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When you are sick on the road...

9. A good doctor -- How do you find a reputable doctor on the road?

  1. Log on to IAMAT's website. See #4 above.
  2. Check with your country's embassy. Ask which MD their employees use when they are ill. Ditto for dentists.
  3. Most hotels or hostels can summon or recommend a hotel doctor.
  4. Most hotels or hostels should be able to tell you which hospital/clinic they recommend.
  5. Most hotels can direct you to the closest pharmacy and can arrange for your prescriptions to be picked up and delivered by taxi if necessary.

10. Subscribe to the free Journeywoman Travel Tip Newsletter -- It's where travelling women worldwide offer other women advice about their cities. Here is a sample of medical tips that have been included:

NOT FEELING WELL IN MILAN? -- writes Roberta from Milan, Italy -- Perish the thought that a Journeywoman should need such a thing but just in case a doctor's or dentist's assistance is required while you are in Milan, feel free to call upon The Milan Clinic. Not only English-speaking but also British - or U.S.-trained medics are available by appointment from Monday to Friday. The address is 25 Via Cerva, which is round the corner from Via Durini, one of the city's most elegant shopping streets. Metro stop: San Babila.

11. Male or female doctors -- Females being examined by a male doctor they are not familiar with can ask for another woman to be present in the examining room. Authors Maggie and Gemma Moss suggest "it may well be possible to be seen by a woman doctor -- you certainly shouldn't assume that there won't be any -- particularly in Moslem countries ... If you can't find a woman doctor and need a gynaecological examination, take a friend along as a chaperone, or insist on a nurse being present."

12. Be extra good to yourself -- Finally, we all know that being sick on the road is not fun. If you aren't dealing with anything that is dramatic the best thing for you to do is to slow down for a day or two. Your body needs the rest. Don't push it to do more than it can do and you'll probably bounce back quickly. Take the time to read a good book, drink lots of fluids, catch up on writing postcards or emails, write in your diary, watch TV in another language, download a chick flick and ... if your condition allows, eat lots and lots of chocolate. You'll feel better in no time!

 

A great medical service in Paris...

I'd like visitors to my city to know that if you forget a prescription at home or have a medical emergency, there is a wonderful Doctor-on-call service called SOS. Phone # 01-47-07-77-77. It costs the same for French citizens and visitors alike (50-90 euros). They are wonderful here. We waited a grand total of 20 minutes from the time we called from our hotel until the doctor arrived. No lengthy forms to fill out, just a sweet doctor arriving on your doorstep or hotel step, a check-up to understand your problem and a prescription that is easily filled at one of two 24 hour pharmacies within Paris. I hope this is a help to other travelling women. Stay healthy everybody!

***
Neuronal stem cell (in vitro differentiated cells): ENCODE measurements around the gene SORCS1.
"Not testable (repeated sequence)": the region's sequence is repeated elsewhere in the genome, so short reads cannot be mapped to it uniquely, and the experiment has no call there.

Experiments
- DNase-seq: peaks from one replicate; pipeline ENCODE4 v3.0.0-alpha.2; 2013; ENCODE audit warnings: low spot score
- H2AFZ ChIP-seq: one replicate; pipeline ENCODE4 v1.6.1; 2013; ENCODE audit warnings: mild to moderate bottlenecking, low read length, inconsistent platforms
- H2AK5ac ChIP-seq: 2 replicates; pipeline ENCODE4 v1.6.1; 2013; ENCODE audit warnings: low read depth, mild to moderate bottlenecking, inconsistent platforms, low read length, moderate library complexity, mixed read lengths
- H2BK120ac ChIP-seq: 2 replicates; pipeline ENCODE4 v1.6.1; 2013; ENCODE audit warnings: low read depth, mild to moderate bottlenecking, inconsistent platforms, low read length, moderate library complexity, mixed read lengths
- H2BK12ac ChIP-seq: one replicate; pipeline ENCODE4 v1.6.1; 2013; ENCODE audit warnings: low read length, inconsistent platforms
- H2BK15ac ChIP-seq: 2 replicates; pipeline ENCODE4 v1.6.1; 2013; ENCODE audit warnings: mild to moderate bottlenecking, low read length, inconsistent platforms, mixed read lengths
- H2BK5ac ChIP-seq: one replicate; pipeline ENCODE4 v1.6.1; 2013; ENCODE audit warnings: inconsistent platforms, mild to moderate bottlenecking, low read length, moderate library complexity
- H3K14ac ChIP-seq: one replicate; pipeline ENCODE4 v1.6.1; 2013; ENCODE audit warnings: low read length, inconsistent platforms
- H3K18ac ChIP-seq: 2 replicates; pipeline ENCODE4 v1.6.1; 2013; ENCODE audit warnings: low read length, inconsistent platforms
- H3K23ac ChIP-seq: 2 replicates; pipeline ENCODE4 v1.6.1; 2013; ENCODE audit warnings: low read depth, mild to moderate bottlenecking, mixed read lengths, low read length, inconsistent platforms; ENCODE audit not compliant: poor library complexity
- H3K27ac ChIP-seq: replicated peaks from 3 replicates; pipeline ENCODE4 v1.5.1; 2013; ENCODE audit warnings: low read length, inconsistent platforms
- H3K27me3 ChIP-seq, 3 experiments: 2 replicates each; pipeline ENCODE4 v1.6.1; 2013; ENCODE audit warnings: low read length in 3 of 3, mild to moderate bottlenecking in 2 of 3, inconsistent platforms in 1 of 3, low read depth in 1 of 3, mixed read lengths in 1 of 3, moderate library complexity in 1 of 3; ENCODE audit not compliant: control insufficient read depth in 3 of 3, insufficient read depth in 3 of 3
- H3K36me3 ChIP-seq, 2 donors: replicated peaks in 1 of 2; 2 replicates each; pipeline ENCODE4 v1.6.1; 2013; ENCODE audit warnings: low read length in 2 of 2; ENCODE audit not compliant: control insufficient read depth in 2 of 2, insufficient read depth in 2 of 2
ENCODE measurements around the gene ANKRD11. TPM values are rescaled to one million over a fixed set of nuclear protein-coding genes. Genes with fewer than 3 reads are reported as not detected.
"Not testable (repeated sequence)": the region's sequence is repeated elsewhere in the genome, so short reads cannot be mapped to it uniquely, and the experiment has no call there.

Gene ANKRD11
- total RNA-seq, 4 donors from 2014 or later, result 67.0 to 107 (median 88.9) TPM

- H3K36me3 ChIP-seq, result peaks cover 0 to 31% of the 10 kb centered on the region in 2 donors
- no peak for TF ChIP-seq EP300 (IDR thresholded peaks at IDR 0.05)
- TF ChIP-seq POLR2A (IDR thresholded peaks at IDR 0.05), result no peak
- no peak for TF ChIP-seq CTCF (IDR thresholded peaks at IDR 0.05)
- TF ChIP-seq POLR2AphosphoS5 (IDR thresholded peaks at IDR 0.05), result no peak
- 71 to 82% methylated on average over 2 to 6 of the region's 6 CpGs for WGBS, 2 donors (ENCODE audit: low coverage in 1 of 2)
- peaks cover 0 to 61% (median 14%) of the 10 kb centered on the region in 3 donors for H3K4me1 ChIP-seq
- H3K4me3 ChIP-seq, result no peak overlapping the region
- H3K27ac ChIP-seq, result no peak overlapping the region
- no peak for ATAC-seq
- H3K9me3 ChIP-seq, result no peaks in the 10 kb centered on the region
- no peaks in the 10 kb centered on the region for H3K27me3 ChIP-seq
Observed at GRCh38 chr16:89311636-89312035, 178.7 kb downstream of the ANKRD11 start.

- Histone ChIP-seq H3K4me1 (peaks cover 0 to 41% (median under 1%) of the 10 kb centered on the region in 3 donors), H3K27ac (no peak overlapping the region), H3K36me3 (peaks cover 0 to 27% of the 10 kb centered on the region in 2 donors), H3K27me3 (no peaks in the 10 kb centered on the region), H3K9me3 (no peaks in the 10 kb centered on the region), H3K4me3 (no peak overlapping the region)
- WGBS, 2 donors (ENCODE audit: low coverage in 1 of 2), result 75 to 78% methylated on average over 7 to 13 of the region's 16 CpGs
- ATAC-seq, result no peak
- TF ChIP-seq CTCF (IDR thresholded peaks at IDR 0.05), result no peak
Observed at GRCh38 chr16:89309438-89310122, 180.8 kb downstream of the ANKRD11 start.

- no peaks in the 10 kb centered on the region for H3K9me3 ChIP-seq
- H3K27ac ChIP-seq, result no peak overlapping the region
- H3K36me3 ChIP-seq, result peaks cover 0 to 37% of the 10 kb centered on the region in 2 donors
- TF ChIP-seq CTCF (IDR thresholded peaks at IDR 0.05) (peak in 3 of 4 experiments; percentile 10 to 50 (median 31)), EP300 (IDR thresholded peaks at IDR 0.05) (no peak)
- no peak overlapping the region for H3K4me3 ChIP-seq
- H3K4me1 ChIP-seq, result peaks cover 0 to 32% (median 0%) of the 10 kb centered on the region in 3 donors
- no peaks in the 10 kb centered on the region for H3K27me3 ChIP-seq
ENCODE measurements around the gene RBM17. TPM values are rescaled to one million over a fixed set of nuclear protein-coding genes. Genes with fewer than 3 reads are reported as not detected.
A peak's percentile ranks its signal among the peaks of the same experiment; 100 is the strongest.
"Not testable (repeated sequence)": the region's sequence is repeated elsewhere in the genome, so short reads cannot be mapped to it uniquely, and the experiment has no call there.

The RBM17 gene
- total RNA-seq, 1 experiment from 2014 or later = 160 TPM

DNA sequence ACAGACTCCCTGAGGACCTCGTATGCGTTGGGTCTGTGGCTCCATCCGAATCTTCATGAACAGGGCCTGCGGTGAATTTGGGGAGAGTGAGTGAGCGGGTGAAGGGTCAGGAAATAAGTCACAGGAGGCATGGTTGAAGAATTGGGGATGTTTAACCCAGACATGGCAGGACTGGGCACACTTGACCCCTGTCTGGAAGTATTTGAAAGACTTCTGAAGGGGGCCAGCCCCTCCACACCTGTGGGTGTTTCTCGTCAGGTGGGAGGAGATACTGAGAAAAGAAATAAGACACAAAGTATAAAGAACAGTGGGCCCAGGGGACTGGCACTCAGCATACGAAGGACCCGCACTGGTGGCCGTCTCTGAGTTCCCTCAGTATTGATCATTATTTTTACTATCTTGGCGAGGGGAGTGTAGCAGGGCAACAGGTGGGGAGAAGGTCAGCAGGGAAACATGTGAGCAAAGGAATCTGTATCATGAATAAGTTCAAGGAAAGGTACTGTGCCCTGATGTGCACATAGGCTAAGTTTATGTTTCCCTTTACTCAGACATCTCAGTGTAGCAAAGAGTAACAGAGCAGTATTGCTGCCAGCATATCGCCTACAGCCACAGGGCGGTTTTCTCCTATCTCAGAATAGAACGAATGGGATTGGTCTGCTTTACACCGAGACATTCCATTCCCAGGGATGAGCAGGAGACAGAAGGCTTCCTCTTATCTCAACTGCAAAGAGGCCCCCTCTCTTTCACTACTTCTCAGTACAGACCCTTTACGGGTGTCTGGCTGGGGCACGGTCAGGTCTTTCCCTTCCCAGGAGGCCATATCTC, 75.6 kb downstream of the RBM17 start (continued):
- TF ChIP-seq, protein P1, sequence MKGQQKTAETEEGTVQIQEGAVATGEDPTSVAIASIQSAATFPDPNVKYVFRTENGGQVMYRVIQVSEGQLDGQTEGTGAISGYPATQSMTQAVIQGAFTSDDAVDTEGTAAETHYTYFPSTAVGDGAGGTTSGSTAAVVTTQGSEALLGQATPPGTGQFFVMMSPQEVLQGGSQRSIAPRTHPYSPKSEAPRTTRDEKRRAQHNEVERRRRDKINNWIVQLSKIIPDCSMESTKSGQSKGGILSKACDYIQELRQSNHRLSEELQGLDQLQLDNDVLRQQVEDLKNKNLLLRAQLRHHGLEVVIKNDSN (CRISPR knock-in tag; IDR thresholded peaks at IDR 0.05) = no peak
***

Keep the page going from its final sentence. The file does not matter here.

(Submitted by Oriana from Paris, France)

 

Carry clove oil when you travel...

One travel tip that I've found to be very useful when I'm on the road is to keep a bottle of Clove Oil with me. Yep, aside from smelling like Easter-dinner-in-a-bottle, it's an amazing analgesic and antibiotic. Great for tooth aches (or any mouth discomfort), teething pain, nausea and lots more. The herbalists can tell us more about this remarkable antiviral, antifungal, antibiotic, but for me it's an essential oil that's an essential traveling companion.
(Submitted by Linda in Midlothian, USA)

Editor's note: Thanks, Linda! We'll be checking with our local health food store to find out more about this oil. We always like to be sure we're using it in the proper way before we put it into my suitcase.

 

A woman's medical love story...

My Doctor, My Sister is an article written by Ellen Rich a Journeywoman living in the UK. It is about her and her husband who travel to Tunisia and Ellen miscarries while far from home and her own gynecologist. The story is sad but it's an an incredible tale of bonding between two women from very different parts of the world. Click here to read the full account.

 

Doctor recommended Pepto Bismol...

When I sailed around the world with Semester at Sea there was a full ship assembly before arriving in each new destination. During that time the ship's doctor cautioned us on how to avoid tummy upsets while in that port. We learned where we could eat, what we could eat and what we could drink. In some of the countries where we had to be most careful he suggested taking a Pepto Bismol tablet to coat our stomach before each meal. He also reminded us that these tablets might turn our tongues and our stools a dark black color and we should not panic. That black disappears as soon as you stop taking the tablets. I used those tablets, was careful, and never had a tummy upset. Now the choice is up to you but be sure to read any warnings on the bottle and whether they apply to you.
(Evelyn Hannon, Editor Journeywoman.com)

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